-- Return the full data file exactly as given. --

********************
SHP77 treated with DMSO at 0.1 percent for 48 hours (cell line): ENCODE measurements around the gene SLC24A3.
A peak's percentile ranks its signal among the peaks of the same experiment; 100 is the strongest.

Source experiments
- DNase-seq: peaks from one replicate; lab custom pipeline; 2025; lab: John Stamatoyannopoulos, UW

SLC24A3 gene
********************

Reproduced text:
SHP77 treated with DMSO at 0.1 percent for 48 hours (cell line): ENCODE measurements around the gene SLC24A3.
A peak's percentile ranks its signal among the peaks of the same experiment; 100 is the strongest.

Source experiments
- DNase-seq: peaks from one replicate; lab custom pipeline; 2025; lab: John Stamatoyannopoulos, UW

SLC24A3 gene